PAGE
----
So where is inspiration to be found? Is it present in the air, or does it lie hidden in the fabric of a special place? Or does it perhaps emanate from the ground? These and other ideas were played with at New Place on the day of my visit.
Upon entering the garden through the site of the original gatehouse, visitors cross an area which would formerly have been the service range, and where you may listen to an illustrated talk about the history of New Place. Then you will approach a circular area which delineates the space formerly occupied by “the heart of the house”, where there would have been a large medieval open hall with a fireplace in the centre of the room and a vent to let the smoke out.
Close to the centre you will find a bronze replica of a chair and desk which represents researchers’ best estimate of where Shakespeare himself may have sat writing his later plays during those final years up until 1613.
Near to the desk, a bronze tree appears, its branches bent to one side by the force of Shakespeare’s creativity; and beside it a bronze globe is worn smooth by that same force. The rough side of the globe symbolises a visualisation of white noise in outer space – which, the guide suggested to visitors, represents the idea that Shakespeare’s genius may help us make sense of the universe.
In “the heart of the house” during the special UNBOSI event, several information boards explored the idea that many world-renowned geniuses had their light-bulb moment by doing very silly things – or by having very silly things happen to them.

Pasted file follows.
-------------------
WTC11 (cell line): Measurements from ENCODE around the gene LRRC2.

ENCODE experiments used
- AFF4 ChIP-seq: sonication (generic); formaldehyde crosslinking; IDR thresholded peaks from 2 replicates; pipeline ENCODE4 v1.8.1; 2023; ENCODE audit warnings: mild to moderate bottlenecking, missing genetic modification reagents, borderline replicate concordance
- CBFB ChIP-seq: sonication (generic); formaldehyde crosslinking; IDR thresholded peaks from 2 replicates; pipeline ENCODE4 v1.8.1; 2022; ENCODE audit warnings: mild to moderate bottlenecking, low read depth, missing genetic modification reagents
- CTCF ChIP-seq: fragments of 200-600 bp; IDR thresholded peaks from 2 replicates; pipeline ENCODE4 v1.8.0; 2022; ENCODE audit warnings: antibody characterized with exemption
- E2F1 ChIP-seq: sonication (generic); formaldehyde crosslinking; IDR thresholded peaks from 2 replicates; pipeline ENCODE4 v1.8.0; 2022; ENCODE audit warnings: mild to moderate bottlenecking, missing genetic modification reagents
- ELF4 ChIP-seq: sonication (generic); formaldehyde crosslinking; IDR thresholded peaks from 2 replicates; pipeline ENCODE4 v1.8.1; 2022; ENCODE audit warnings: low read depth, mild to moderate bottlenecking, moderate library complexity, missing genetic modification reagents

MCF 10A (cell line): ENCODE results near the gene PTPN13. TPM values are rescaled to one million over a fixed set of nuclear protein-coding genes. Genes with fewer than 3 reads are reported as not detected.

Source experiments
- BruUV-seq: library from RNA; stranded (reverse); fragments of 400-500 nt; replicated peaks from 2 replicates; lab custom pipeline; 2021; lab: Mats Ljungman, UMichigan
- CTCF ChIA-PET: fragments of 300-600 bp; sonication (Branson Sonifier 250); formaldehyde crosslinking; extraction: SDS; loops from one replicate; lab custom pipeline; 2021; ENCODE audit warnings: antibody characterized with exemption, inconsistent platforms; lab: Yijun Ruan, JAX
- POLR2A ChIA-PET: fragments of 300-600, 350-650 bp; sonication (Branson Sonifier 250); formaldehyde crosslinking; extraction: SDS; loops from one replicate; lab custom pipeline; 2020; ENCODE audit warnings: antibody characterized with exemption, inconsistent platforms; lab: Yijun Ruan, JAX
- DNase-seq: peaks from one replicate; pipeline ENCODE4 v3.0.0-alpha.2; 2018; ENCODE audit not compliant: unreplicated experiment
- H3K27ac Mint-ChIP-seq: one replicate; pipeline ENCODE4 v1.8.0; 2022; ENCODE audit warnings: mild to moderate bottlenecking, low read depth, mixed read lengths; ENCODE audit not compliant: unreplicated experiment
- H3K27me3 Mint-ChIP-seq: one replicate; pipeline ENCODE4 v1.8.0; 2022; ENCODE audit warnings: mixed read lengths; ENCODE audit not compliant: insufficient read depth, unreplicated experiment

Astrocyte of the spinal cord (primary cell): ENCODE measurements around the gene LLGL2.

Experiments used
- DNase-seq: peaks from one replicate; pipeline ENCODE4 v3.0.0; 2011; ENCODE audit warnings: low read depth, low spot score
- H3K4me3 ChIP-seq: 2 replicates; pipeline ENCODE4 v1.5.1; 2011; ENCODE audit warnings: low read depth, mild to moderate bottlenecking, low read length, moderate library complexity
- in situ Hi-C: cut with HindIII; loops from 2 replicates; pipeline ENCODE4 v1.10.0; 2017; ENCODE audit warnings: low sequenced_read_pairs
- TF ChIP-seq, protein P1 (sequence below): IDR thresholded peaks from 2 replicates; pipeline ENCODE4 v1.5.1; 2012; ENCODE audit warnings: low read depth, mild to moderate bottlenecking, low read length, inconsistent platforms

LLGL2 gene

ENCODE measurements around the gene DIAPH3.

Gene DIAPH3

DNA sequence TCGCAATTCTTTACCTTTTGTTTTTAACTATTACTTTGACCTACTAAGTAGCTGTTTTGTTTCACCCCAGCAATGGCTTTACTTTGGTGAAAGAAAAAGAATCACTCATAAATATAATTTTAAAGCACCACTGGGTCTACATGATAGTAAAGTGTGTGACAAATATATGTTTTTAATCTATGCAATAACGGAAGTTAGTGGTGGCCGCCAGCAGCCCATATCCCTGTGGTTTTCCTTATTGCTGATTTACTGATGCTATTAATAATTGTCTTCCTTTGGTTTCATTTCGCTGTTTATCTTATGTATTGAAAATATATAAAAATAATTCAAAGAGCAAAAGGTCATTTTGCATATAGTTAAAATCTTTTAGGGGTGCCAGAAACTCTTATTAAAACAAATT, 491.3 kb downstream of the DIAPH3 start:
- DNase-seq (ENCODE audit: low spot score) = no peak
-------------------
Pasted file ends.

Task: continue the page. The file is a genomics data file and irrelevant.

So let us be inspired by the creative, quirky and silly – for along that path there may flare up that muse of fire that would ascend the brightest heaven of invention.
You may find the exhibition in the ST Lee Gallery, Weston Library, next to Blackwell’s Bookshop on Broad Street. It’s packed with fascinating objects and letters, and drawings: Tolkien’s own exquisite illustrations for The Hobbit and The Lord of the Rings, plenty of original letters giving intriguing biographical information about him, authentic items and furnishings from his own home, a magnificent projection of a 3D model of the map of Middle-earth and many other delights for all those who love Tolkien and the fantasy world which flowered from his creative genius.
I love The Hobbit, The Lord of the Rings, and The Silmarillion: I first came to The Lord of the Rings when I was at university in Lancaster; and for many of us then it was a cult book; the world of Middle-earth so absorbed us that Tolkien’s characters, and situations from Frodo and Sam’s epic journey, would appear in our conversations without any need for explanation or context. Over the years I have been moved and enchanted by the powerful illustrations of places in Middle-earth such as Rivendell, but until I came to this exhibition in Oxford I confess I had no idea that Tolkien was himself such a gifted artist and had actually himself drawn and hand-coloured much of the artwork with which I have been captivated.
These are just a few of the many gems I discovered from the exhibition:
Tolkien spent twelve years writing The Lord of the Rings, in order to provide his publisher George Allen & Unwin with “something more about hobbits” as a sequel to The Hobbit – his publishers were hoping for a lucrative series like Swallows and Amazons
He squeezed that writing into his evenings, after full days spent on academic work in his role as English professor at the University, family life, and socialising, etc.
The words In a hole in the ground there lived a hobbit…. came to him while he was doing some marking of student papers, and he scrawled those words in an empty space on a paper he was marking. He did nothing with that idea for several years, it just lay in his mind, waiting its time (just like the ring itself lay waiting…)
His first concept of Treebeard was as an evil character but eventually he transformed the Ent into a good character
The village near Birmingham where he lived as a young child inspired him for Hobbiton.